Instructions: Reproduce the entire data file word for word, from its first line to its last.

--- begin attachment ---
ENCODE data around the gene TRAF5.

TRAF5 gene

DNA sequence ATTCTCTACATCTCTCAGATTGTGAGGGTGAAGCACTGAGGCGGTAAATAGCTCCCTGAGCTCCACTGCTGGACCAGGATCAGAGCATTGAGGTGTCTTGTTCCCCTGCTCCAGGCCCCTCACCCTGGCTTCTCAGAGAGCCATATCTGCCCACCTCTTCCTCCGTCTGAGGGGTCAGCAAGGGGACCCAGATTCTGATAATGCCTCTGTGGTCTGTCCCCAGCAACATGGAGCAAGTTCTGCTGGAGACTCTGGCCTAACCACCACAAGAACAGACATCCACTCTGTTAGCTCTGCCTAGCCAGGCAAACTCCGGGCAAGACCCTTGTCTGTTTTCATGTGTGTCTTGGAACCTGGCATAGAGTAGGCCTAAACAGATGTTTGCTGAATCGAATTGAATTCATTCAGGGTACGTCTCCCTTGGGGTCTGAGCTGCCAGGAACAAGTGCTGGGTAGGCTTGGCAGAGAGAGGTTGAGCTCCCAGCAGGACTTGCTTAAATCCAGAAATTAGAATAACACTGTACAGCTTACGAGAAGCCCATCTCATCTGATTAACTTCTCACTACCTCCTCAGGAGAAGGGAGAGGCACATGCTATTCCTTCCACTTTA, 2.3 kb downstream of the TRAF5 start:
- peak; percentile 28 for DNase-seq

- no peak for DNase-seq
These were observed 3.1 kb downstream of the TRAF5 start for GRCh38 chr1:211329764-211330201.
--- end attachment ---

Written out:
ENCODE data around the gene TRAF5.

TRAF5 gene

DNA sequence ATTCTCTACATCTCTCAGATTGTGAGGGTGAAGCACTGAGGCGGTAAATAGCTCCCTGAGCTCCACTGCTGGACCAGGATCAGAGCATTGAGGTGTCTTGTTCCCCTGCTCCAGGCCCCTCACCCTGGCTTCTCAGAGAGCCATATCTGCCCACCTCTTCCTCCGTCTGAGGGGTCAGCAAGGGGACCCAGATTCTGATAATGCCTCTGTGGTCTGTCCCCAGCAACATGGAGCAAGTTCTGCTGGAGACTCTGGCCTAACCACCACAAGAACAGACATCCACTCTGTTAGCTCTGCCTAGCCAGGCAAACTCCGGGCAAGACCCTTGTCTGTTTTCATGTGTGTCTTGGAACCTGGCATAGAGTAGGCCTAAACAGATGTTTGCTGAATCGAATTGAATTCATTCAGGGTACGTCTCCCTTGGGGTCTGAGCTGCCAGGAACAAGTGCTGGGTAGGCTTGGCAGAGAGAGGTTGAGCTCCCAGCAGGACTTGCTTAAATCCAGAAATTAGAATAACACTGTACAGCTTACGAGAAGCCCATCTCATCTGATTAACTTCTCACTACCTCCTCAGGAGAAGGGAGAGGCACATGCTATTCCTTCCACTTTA, 2.3 kb downstream of the TRAF5 start:
- peak; percentile 28 for DNase-seq

- no peak for DNase-seq
These were observed 3.1 kb downstream of the TRAF5 start for GRCh38 chr1:211329764-211330201.